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14.4 'sync': Synchronize cached writes to persistent storage

'sync' synchronizes in memory files or file systems to persistent
storage.  Synopsis:

     sync [OPTION] [FILE]...

   'sync' writes any data buffered in memory out to disk.  This can
include (but is not limited to) modified superblocks, modified inodes,
and delayed reads and writes.  This must be implemented by the kernel;
The 'sync' program does nothing but exercise the 'sync', 'syncfs',
'fsync', and 'fdatasync' system calls.

   The kernel keeps data in memory to avoid doing (relatively slow) disk
reads and writes.  This improves performance, but if the computer
crashes, data may be lost or the file system corrupted as a result.  The
'sync' command instructs the kernel to write data in memory to
persistent storage.

   If any argument is specified then only those files will be
synchronized using the fsync(2) syscall by default.

   If at least one file is specified, it is possible to change the
synchronization method with the following options.  Also see *note
Common options::.

     Use fdatasync(2) to sync only the data for the file, and any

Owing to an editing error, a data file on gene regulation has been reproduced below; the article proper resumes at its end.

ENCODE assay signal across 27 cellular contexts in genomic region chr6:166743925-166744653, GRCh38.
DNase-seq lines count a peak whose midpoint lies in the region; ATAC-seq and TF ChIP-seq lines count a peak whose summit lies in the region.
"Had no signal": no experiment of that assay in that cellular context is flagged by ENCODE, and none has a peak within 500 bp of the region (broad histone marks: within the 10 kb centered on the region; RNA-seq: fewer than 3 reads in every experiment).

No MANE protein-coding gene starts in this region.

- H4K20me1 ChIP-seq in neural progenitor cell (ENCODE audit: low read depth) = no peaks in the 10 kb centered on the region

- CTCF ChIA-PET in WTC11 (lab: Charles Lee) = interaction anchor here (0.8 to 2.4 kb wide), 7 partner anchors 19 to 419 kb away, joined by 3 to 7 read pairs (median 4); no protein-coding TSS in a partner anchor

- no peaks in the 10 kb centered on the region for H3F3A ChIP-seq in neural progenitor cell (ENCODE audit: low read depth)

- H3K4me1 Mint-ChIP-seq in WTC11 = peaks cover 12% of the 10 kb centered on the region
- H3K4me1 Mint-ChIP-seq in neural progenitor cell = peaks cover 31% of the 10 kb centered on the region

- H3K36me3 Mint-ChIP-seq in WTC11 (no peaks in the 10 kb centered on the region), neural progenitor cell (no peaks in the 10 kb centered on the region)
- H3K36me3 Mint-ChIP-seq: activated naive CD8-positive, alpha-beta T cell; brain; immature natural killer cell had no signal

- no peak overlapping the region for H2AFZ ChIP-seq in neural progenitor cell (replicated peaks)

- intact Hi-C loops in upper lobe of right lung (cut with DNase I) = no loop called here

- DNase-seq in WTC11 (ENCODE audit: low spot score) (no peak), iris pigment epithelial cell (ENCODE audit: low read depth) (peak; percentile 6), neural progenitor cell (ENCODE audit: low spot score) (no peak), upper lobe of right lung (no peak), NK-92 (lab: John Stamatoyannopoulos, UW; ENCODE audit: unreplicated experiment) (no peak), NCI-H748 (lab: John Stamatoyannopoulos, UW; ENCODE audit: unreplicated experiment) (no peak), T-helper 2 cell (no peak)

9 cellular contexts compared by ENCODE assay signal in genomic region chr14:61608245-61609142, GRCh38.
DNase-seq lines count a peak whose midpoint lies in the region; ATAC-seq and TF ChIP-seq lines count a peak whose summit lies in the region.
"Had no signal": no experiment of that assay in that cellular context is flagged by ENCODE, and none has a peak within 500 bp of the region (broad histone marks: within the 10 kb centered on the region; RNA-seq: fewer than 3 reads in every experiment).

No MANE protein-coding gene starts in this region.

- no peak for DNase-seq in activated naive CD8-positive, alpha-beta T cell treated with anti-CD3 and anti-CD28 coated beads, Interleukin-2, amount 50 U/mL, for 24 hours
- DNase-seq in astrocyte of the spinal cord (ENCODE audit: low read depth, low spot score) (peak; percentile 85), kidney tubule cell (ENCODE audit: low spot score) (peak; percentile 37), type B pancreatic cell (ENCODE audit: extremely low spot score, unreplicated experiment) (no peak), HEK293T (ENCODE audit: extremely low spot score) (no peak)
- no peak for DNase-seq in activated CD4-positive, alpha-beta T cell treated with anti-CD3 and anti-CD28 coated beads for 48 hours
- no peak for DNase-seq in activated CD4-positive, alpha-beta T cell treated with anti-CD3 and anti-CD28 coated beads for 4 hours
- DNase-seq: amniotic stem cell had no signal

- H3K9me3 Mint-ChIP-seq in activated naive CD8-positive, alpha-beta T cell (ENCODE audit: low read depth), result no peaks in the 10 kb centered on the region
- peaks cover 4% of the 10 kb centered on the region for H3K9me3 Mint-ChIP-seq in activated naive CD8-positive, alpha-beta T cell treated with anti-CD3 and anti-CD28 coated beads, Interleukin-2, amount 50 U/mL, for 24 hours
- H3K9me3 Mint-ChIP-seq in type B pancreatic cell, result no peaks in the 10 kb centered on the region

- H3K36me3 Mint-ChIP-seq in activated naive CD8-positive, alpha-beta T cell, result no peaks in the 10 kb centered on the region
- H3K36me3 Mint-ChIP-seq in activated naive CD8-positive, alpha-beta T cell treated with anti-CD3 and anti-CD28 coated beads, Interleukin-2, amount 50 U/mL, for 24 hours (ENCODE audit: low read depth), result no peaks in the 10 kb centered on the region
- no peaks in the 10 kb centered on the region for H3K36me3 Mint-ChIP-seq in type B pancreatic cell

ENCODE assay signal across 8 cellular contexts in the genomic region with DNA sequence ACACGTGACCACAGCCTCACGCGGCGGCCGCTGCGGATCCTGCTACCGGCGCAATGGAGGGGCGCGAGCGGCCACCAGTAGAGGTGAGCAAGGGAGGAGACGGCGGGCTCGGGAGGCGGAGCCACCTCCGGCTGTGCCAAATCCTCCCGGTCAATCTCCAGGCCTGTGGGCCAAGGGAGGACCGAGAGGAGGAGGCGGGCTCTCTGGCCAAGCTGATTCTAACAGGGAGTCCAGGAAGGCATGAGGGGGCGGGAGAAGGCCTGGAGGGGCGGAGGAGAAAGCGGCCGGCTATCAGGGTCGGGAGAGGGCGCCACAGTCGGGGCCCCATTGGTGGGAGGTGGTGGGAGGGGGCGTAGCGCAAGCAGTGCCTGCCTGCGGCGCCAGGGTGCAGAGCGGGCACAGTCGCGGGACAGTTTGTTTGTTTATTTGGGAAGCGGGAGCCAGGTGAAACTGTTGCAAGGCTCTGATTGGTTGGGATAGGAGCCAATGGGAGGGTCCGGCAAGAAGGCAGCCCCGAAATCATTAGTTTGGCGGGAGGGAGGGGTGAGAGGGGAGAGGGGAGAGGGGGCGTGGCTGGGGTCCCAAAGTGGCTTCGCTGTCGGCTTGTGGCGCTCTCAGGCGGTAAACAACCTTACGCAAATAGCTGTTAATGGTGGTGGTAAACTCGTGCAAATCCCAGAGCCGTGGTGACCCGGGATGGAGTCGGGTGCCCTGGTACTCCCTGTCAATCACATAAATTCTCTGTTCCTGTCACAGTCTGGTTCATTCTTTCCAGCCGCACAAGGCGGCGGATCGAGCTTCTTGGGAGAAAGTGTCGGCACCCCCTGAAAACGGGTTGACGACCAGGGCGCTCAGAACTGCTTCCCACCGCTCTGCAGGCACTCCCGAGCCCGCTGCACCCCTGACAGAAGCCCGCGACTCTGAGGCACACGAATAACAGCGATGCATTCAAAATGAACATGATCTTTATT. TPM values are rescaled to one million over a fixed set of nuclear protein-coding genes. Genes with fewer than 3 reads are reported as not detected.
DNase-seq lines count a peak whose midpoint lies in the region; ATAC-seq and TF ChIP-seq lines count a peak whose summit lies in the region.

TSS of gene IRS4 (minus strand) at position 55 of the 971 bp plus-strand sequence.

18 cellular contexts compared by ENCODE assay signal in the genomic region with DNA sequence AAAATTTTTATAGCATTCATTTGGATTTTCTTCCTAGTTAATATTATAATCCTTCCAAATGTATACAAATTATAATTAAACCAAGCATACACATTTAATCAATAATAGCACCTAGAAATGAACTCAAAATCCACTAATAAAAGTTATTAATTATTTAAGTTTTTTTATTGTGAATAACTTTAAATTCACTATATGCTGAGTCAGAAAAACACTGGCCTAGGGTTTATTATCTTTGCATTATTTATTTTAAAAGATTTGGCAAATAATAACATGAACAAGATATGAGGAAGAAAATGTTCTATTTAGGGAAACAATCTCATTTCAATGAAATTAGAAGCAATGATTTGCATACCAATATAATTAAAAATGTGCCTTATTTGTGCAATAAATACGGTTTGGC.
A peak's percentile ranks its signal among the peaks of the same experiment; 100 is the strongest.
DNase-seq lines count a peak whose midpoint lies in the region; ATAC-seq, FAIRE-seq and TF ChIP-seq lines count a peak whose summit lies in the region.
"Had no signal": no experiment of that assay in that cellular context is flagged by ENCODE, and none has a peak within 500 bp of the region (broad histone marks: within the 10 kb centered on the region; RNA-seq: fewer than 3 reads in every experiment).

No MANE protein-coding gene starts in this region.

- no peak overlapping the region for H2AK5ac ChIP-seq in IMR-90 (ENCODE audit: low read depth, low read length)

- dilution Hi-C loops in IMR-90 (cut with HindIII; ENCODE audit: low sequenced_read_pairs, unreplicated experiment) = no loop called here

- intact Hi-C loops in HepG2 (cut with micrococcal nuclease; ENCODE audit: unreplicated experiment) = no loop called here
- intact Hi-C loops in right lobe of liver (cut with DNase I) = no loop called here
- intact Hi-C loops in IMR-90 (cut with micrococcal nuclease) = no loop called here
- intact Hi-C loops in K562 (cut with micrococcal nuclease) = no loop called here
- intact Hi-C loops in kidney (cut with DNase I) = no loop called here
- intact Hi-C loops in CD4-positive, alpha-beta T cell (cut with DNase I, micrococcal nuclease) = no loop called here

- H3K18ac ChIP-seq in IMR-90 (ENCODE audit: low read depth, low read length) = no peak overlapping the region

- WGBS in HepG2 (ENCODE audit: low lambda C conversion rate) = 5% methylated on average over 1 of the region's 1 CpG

metadata required to maintain file system consistency.

     Synchronize all the I/O waiting for the file systems that contain
     the file, using the syscall syncfs(2).  Note you would usually
     _not_ specify this option if passing a device node like '/dev/sda'
     for example, as that would sync the containing file system rather
     than the referenced one.  Note also that depending on the system,
     passing individual device nodes or files may have different sync
     characteristics than using no arguments.  I.e., arguments passed to
     fsync(2) may provide greater guarantees through write barriers,
     than a global sync(2) used when no arguments are provided.

   An exit status of zero indicates success, and a nonzero value
indicates failure.

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